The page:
Brian "Krow" Aker (krow) wrote,
Brian "Krow" Aker

Why does MySQL insert a NULL when a column is declared NOT NULL?, Other Thoughts...

Here is one, but not all of the culprits in the codebase:

    Count warnings for all inserts.
    For single line insert, generate an error if try to set a NOT NULL field
    to NULL.
  session->count_cuted_fields= ((values_list.elements == 1 &&
                                 !ignore) ?
                                CHECK_FIELD_ERROR_FOR_NULL :

With MySQL you have to keep your mind firmly in the state of "if I was MyISAM, what would I do?".

MyISAM is the default engine for MySQL. It handles everything from temporary tables on disk to the authentication tables. It lays out its rows, for the most part, in the order written. Updates are written in place when possible, and any sort of traffic beyond INSERT and DELETE will fragment it. Its indexes are written out to separate files.

So why does this matter? It means that if a delete occurs that spans multiple rows or if an update happens the entire statement needs to either fail quickly, on the first row, or write out the entire query. When you can't fix what you just wrote, you end up with a problem that if it turns out the query was bad, you need to "make the best of it". Most of the key pair systems, ie the no sql solutions, have a similar issue though they often get around it just by not supporting multiple update, or they just muddle through like MyISAM does.

If you have bad data, if you are truncating some data, or you just didn't get the INSERT query right?

No problem, just insert NULL.

The first change to Drizzle was to make Innodb the default engine, and make it so that we looked at the world through the eyes of a transactional system. Then it took a year to clean up all of the bugs (you can turn on Innodb, and most do, but please realize that it is not very well tested in the MySQL codebase).

Other transactional systems solve this by keeping some sort of log around of the changes, which despite some of the advertising done by the no-sql solutions, is not typically the performance problem that exists for most databases. Users can make it an issue by designing their applications so that it is a problem, but by default it is not a major issue (as a slight digression I need to get one, any, of the companies I know who have done the write data/hardware usage for the current batch of no-sql solutions to publish their numbers because they show the obvious, the current solutions are atrocious).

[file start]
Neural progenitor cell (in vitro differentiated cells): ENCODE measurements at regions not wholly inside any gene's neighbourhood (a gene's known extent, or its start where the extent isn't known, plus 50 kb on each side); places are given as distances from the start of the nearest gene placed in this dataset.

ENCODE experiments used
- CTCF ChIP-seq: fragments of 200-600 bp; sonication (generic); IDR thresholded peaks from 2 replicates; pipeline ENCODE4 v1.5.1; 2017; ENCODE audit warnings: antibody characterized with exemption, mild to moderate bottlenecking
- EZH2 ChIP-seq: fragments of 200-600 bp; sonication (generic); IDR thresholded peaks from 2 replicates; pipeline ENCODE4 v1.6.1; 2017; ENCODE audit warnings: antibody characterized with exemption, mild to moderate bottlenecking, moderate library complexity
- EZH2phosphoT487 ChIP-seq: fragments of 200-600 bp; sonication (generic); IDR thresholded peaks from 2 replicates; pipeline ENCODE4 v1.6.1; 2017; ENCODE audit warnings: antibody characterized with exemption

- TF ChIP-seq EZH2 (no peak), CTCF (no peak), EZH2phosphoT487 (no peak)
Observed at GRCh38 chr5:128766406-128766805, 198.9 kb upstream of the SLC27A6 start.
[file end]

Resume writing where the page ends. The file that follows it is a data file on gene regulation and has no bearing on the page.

When I was at Open Source Bridges one of the common themes I heard was "next year we plan to write a new storage engine" by a number of the vendors peddling new databases. This was followed up often by "we attain our performance by not calling sync". I've wondered how many developers have had to stand in front of their bosses and explain "the reason the site will be down for the next day is that we are rebuilding the database because we chose to go with a solution that never actually saved the data".

If you are using MyISAM for data you care about, then you are trading write performance for data corruption and downtime issues.

One thing I learned some time ago, if you ask anyone who builds databases about how they make sure the data they are storing is not either corrupted or lost, and they say anything other then "we call sync", then most likely your data has not been saved, and most likely you will lose some data. The song and dance a developer can do around this is pretty funny. I can't find the link on the OSB site to the MongoDB talk, which is a shame, since there were some good examples found in that talk.

The code fragment points out a bigger culprit in the overall architecture for MySQL. When you keep MyISAM in the codebase, and make it center stage, you have to keep the internal design on a course of "best effort". Where "best effort" is really a very low bar. You can never fix data integrity issues, and you can really never hope to be 100% that what you stored is what the user wanted to insert in the first place. Most of this is gone in Drizzle, and we are cleaning up the last bits for our beta, but every time I find one of these gems I ask myself "why didn't we just ditch MyISAM?".

The answer was of course, because we didn't own Innodb, but that really was a lame answer. Oracle will be paying for that for years, since even if they did switch to Innodb, they have the baggage of supporting MyISAM, and years worth of effort in front of them to move past those design decisions.

I hear they have a lot of engineers though, so I bet somehow this will all get resolved someday :)
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